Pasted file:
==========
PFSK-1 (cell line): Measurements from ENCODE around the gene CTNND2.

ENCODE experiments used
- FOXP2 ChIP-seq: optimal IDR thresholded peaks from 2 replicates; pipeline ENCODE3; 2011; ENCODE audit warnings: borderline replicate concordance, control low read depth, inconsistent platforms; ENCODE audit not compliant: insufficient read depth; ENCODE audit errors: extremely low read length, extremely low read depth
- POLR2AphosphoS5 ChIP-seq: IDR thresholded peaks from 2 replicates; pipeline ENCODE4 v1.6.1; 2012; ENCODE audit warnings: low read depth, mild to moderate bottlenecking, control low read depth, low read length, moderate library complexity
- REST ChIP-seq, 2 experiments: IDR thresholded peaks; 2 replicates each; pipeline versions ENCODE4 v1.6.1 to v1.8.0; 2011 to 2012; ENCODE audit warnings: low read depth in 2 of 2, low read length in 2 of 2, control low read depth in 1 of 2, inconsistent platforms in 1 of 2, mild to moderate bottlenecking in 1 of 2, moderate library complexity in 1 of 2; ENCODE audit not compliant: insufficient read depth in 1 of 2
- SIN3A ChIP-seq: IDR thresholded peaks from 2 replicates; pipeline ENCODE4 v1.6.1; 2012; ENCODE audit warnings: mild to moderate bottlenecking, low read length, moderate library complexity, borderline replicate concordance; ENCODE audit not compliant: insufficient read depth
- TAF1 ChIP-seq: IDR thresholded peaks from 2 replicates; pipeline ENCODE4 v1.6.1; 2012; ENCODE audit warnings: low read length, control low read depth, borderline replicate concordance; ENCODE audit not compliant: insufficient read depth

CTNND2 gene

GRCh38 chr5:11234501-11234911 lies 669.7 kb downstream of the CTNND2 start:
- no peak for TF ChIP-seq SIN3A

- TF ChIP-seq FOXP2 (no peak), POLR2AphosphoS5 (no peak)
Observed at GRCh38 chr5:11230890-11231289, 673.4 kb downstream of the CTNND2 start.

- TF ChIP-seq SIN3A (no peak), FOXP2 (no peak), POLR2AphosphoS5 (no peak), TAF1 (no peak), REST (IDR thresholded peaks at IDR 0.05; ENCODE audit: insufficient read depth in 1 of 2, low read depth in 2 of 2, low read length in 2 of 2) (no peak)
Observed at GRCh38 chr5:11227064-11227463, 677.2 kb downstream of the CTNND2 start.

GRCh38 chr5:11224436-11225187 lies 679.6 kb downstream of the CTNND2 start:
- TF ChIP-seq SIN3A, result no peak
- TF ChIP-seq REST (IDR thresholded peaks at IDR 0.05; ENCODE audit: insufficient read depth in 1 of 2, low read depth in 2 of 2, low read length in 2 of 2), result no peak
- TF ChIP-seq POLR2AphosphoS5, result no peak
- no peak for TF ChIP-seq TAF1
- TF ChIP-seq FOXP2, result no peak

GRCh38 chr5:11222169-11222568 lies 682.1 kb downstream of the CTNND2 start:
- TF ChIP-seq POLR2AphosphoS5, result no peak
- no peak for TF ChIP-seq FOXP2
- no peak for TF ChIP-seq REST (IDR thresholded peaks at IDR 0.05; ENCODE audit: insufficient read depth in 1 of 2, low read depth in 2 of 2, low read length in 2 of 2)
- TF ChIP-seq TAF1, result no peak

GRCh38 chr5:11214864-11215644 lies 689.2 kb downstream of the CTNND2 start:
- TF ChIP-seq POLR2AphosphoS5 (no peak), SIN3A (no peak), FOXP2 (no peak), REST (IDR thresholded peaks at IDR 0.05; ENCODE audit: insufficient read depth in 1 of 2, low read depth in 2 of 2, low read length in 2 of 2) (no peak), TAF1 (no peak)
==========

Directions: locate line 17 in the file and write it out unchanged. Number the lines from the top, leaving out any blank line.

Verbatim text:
- TF ChIP-seq REST (IDR thresholded peaks at IDR 0.05; ENCODE audit: insufficient read depth in 1 of 2, low read depth in 2 of 2, low read length in 2 of 2), result no peak